Contours of the Post-Staples State: The Reconstruction of Political Economy and Social Identity in 21st Century Canada

TitleContours of the Post-Staples State: The Reconstruction of Political Economy and Social Identity in 21st Century Canada
Publication TypeJournal Article
Year of Publication2007
AuthorsHutton, TA
JournalPolicy and Society
Volume26
Pagination9–29
Abstract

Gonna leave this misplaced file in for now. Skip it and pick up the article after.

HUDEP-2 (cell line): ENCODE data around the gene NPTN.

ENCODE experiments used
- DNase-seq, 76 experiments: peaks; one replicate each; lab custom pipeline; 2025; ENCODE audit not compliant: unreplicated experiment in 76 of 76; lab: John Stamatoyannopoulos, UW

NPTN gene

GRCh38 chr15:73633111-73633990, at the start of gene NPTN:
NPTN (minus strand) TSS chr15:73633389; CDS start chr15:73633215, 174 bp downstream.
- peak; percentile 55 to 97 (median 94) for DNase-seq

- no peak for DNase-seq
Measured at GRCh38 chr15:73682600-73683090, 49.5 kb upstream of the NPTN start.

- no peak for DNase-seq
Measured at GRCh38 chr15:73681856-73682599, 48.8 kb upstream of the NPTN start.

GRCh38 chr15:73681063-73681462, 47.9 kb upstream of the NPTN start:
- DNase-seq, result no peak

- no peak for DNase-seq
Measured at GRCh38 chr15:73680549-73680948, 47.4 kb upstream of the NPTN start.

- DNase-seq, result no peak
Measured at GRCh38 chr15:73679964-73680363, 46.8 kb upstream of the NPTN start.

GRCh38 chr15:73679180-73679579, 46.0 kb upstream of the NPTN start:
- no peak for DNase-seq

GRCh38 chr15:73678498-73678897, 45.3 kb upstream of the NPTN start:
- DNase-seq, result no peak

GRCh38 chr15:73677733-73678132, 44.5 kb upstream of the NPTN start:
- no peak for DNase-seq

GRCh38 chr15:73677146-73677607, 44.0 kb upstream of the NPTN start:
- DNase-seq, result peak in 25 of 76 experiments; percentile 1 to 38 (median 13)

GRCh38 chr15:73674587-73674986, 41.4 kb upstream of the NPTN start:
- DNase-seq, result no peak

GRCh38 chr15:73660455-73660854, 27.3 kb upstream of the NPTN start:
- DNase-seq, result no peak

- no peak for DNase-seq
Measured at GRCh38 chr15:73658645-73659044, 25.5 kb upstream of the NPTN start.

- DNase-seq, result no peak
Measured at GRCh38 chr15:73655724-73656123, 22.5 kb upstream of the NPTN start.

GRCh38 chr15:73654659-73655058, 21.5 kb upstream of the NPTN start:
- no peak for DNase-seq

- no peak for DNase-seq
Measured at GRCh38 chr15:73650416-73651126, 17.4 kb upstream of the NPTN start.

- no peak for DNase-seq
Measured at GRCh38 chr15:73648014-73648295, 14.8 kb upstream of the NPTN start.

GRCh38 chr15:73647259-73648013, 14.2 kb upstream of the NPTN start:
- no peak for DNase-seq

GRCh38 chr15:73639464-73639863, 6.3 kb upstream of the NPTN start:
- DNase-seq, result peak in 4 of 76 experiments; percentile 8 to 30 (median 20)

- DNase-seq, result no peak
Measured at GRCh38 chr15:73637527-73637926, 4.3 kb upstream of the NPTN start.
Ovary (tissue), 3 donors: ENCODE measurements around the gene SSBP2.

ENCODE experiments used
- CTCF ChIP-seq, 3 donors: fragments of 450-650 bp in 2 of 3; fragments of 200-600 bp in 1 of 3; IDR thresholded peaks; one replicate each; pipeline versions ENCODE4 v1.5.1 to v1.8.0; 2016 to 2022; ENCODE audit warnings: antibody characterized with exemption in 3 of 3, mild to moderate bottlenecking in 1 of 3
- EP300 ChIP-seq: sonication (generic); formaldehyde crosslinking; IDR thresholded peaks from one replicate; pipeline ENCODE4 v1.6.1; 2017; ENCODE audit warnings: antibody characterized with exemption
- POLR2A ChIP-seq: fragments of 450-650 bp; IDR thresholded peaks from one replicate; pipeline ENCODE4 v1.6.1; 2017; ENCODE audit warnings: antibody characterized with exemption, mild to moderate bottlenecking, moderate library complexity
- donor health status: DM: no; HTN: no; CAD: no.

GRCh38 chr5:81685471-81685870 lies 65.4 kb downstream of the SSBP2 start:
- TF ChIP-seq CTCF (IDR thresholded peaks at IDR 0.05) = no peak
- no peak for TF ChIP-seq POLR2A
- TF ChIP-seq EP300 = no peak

In this essay I will be advancing an argument that the national development trajectory is in transition from a “mature staples” phase to a “post-staples” era, signifying not only a new phase of industrial restructuring, but also profound shifts in social development and the structures and operations of the state. This emergent development trajectory is shaped by a mélange of influences which includes new rounds of industrial restructuring, the repositioning of cities and settlements within the Canadian urban hierarchy and (more decisively) international networks, and influential social movements (including multiculturalism and environmentalism). My notion of a “post-staples” state – is not intended as an “absolute”, as even episodes of quite fundamental and far-teaching industrial and socioeconomic change necessarily encompass a sublation of conditions, both contemporary and historical, rather than a complete and totalising break with the past. Rather, these concepts represent ventures in capturing important new phases of economic change, together with the complex social, cultural, spatial and political causalities and outcomes that comprise basic shifts in development mode. It is important to recognise, however, that this “post-staples” political economy is not a “non-staples” one. That is, many regions of the country remain at the stage of a “mature” staples political economy functioning under a Ricardian state system. Moreover, despite the many efforts of Canadian governments to promote “knowledge-based” industries such as software and computer games which have few, if any, material inputs, most of the industries and activities towards which knowledge has been directed in Canada, are classic staples ones such as agriculture (genetically-modified foods), forestry (new pulp and paper techniques, biologically-enhanced silviculture), fisheries (aquaculture) mines (enhanced reclamation) and energy (hydrogen fuels, renewables, offshore drilling and tar sands production. The Post-staples direction of Canada's political economy then, is complex and nuanced but represents elements of continuity with earlier stages in Canada's economic history, not a decisive break with the past.